First punch

Posted on June 21, 2010


I wonder if Vince had group therapy in prison.

Writing about getting slapped while filming a documentary on group therapy (My Starring Role on the CBC) brought to mind the first time I was punched  — just as it did back at the time. My first punch was an experience so oddly bizarre and unexplainable that it could well have served as a rehearsal for the CBC incident.

It happened when I was in grade nine, but that’s not to say that the years before had been free of violence. I always got along with most of the kids at school, but there were often one or two whose desire to injure me couldn’t be suppressed through argument or comedy. This reached a peak during my early grade-school years in Windsor, when a group of three boys waylaid me on my way home, and rubbed my face in the snow until I was bleeding. The incident was sudden, frightening, and not only did it hurt far more than I would have expected, but at one point I felt like I was going to suffocate. Despite this, when I saw blood appearing in the snow I couldn’t help wondering how snow could make my face bleed.

At least it wasn't yellow snow.

As for why my face was being rubbed in the snow — well, kids (and people in general) were always doing some senseless thing or another, and the more senseless it seemed, the more likely it was to involve violence. I had absolutely no idea why three kids, perfect strangers at that, had attacked me.

I was just relieved they didn’t damage my violin.

In another incident (grade seven, out in the country), a school bully I had seen only in passing, and two of his friends, backed me against a tree on the playground. This time, however, things ended far more satisfactorily. I talked to him until the bell rang, whereupon he slapped me on the shoulder saying, “You’re all right. I’m going to remember you in my will.”

I was pretty pleased about the outcome, but I can also remember a profound, and uncomfortable feeling of disgust towards him: partly for being such a jerk, but also for being so easily manipulated. Whatever it was I’d said to him hadn’t included anything but my third-rate material.

It wasn’t until my first year in high school (still in the country — a truly peaceful place) that I ran across the most serious threat to my physical safety.

My friend, Henk, and I were walking along during lunch hour, deep in discourse on some important subject or other — quite possibly the most recent episode of The Monkees (really — don’t judge). I was looking down at the ground ahead of me and saw a pair of feet suddenly appear. I stepped to one side. So did they.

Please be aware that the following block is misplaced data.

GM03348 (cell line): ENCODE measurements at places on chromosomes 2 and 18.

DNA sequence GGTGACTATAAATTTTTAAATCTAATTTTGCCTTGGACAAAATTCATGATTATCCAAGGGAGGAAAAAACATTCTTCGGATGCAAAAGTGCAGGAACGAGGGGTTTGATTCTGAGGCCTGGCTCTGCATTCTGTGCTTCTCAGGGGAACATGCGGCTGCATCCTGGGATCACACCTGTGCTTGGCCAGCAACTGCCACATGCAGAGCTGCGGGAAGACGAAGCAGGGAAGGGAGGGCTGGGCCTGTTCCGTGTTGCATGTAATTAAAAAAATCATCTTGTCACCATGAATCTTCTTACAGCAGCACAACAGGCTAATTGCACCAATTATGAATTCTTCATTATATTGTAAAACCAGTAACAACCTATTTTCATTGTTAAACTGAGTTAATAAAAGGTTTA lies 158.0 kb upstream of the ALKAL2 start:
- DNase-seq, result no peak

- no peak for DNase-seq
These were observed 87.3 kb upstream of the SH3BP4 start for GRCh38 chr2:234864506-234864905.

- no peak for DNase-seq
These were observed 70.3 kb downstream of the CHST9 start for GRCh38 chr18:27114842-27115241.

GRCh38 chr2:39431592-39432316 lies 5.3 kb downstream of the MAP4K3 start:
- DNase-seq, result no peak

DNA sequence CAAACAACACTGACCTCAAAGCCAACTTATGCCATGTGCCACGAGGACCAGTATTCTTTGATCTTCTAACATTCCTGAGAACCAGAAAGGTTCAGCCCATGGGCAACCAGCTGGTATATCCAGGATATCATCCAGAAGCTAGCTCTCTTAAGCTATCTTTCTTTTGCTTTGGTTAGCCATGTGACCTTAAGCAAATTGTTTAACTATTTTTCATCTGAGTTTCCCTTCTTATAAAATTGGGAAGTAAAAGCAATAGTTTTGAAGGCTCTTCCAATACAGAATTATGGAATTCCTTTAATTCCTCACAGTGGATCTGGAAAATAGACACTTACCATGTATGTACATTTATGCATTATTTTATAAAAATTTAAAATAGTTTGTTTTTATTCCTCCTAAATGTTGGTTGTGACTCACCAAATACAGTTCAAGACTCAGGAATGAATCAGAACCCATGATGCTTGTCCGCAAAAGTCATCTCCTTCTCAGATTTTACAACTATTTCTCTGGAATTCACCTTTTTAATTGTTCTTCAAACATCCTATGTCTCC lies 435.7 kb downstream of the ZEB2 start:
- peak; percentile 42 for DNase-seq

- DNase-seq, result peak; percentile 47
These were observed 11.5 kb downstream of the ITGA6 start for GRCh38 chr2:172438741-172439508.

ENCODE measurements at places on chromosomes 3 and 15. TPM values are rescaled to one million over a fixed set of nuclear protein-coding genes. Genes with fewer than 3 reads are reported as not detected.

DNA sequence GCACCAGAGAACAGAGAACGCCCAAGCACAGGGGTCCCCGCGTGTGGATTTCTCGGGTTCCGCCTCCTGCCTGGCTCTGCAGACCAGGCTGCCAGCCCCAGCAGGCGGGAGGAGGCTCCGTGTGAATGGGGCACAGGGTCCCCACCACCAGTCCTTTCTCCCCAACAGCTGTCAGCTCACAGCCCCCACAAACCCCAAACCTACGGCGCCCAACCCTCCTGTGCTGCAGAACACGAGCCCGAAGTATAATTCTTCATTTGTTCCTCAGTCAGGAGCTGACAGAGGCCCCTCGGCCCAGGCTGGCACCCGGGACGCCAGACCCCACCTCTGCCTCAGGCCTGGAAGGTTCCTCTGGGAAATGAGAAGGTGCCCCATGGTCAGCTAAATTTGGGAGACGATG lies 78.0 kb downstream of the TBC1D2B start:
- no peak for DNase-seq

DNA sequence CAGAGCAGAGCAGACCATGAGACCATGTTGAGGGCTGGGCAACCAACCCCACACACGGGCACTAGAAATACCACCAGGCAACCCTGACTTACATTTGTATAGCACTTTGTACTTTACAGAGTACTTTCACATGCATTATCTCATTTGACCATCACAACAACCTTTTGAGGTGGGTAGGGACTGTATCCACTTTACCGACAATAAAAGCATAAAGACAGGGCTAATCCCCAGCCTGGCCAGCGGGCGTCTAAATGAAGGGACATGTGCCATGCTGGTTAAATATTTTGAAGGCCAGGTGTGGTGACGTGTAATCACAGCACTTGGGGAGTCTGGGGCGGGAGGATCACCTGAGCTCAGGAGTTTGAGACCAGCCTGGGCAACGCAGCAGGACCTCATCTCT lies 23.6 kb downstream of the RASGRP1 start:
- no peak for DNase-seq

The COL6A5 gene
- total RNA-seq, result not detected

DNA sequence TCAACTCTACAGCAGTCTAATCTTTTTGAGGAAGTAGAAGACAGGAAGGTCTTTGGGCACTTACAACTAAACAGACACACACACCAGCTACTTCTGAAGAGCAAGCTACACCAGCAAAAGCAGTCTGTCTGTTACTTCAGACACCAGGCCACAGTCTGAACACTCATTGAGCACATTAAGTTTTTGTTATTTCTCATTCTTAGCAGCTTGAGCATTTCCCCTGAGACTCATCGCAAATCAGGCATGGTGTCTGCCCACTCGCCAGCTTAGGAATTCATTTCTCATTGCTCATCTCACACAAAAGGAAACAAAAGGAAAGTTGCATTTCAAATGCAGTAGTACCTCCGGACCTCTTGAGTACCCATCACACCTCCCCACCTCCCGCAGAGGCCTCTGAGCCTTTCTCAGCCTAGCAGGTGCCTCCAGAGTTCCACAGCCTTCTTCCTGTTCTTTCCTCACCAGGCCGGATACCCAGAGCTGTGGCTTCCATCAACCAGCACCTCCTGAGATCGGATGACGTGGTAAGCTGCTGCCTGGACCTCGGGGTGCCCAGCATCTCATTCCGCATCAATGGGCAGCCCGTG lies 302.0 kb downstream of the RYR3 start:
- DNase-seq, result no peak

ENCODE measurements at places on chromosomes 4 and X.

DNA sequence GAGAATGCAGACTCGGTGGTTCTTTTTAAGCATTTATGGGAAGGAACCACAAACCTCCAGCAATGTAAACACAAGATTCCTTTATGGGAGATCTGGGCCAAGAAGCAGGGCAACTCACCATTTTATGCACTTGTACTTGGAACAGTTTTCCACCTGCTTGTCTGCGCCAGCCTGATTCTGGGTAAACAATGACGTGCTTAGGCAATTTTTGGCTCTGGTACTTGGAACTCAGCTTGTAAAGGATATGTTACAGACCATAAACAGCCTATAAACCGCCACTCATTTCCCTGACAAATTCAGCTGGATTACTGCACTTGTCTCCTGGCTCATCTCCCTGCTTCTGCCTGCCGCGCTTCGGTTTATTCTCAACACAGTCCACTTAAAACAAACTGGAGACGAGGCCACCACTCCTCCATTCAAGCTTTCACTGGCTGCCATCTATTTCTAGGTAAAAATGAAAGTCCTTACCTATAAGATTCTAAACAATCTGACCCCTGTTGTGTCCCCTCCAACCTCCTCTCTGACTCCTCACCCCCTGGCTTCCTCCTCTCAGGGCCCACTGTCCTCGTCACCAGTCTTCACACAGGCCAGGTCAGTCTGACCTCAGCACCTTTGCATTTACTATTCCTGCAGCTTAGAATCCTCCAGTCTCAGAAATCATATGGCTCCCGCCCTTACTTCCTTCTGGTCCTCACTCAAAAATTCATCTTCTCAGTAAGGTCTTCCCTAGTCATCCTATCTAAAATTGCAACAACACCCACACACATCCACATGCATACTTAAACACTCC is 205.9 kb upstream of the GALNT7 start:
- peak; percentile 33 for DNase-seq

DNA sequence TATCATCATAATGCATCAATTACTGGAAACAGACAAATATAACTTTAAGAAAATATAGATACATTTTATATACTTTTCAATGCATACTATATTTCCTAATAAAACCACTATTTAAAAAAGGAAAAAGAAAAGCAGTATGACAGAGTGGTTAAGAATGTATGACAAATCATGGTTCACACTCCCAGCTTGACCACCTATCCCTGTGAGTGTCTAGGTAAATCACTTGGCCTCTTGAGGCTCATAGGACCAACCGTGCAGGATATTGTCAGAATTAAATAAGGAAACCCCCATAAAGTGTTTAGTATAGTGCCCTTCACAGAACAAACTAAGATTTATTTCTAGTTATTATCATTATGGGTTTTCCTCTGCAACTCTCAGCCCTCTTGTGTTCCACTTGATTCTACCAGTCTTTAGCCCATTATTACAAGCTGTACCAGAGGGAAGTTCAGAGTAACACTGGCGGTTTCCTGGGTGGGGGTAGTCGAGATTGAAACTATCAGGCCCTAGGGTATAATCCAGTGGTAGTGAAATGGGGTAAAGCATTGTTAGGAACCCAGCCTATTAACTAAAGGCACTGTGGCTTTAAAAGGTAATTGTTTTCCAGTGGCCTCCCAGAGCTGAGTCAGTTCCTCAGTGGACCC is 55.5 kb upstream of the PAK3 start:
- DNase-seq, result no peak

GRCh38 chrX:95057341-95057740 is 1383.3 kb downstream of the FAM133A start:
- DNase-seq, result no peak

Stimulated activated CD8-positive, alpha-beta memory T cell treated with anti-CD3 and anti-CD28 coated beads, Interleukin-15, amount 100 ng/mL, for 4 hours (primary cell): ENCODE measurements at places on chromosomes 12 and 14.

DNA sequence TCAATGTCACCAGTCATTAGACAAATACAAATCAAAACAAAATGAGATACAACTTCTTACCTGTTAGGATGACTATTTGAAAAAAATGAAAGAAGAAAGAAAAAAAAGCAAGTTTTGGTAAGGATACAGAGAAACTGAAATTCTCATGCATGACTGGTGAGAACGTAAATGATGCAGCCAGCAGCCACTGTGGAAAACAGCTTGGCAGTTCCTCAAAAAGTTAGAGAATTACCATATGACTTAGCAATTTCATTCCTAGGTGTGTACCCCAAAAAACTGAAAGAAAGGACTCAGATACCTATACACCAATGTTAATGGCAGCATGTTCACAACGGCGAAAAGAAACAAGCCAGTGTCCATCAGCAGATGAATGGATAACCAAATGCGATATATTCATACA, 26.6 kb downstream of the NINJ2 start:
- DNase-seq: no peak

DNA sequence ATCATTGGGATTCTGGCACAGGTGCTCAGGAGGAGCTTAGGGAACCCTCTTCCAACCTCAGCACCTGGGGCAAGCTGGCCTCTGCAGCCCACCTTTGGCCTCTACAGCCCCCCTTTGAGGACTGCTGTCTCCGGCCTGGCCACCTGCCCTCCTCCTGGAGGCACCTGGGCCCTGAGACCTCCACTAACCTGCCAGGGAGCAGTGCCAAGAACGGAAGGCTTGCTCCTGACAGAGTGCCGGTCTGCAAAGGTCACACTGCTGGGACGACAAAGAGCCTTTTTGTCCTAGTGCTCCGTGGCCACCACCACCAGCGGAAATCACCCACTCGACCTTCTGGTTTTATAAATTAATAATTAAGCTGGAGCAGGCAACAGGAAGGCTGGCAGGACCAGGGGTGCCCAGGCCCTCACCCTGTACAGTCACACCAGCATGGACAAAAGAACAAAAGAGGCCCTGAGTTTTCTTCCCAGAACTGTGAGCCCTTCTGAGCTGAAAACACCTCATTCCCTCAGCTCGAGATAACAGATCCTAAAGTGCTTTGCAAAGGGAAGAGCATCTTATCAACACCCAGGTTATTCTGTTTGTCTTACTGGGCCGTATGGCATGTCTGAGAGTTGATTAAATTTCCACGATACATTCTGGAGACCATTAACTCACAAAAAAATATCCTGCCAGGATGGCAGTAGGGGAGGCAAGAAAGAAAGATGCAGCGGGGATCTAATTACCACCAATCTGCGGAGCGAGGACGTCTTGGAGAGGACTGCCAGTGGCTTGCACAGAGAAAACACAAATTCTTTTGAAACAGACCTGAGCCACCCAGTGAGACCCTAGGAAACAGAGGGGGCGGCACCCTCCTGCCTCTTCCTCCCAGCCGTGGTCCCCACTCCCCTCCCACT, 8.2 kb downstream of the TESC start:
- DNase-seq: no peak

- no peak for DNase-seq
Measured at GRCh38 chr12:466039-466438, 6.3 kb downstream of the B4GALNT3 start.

I looked up, and there was this big kid (probably grade ten) grinning at me. I looked to my right, but instead of Henk, I saw another kid facing me with a threatening demeanor. Turning further, I could see Henk almost behind me. He looked really worried, and, when I realised I was surrounded by upwards of seven or eight kids, I thought I could understand the reason.

It certainly worried me.

I turned back to the smiling kid who said something. I said something in return, then he said something, and so on. I don’t remember any of it.

Then he asked, “What would you do if I hit you?”

I really didn’t want him to hit me. I don’t like pain at the best of times (whatever that phrase might mean under the circumstances), and I was pretty sure that if he started to pound on me, the rest of the circle would join in, multiplying the pain significantly.

In short, I was scared shitless.

On the other hand, having never been punched in such a straightforward fashion, I realised that I didn’t actually know what would happen if he hit me.

“Well,” I said, “If you hit me in the stomach I’d probably bend double…”

And just like that — *snap* — I saw Henk’s face.

It was only a flash, but clear as a photograph. It was so clear that it stunned me into silence. Carefully I turned my head far to the right where I could see Henk looking pretty much the way he had in my visual snapshot only seconds earlier.

Although it felt like a hallucination, I ruled it out as too unlikely. Which meant that, for a moment, I had physically turned my head. But this didn’t make sense because — well, because I hadn’t turned my head! I remember briefly wondering if the fear had induced some kind of seizure.

I don’t know how long I stood there trying to work things out, but it was at least 20 seconds or more — long enough that the smiling kid was losing his smile (an ominous sign, I thought — not that it had been that reassuring to begin with,) and the guys around me were beginning to fidget. By then, however, a possible explanation was starting to suggest itself. If I’d been hit on the left side of my face, I reasoned, then my head would have snapped to the right and back again, thereby allowing me the glimpse of Henk. It accounted for everything.

Except — if I’d been hit in the face, shouldn’t I have felt it?

Still, it seemed the only conclusion possible, and had the advantage of being easy to confirm or deny.

“Did you just hit me?” I asked the now-not-so smiling kid.

I really don’t know exactly what happened next. I do know that he never answered me, but everyone ended up going away and, most importantly, there was no fight. I finished off the lunch hour with Henk, trying to get a handle on why this strange kid had decided to hit me.

At least I didn’t get any blood on my burgundy outfit.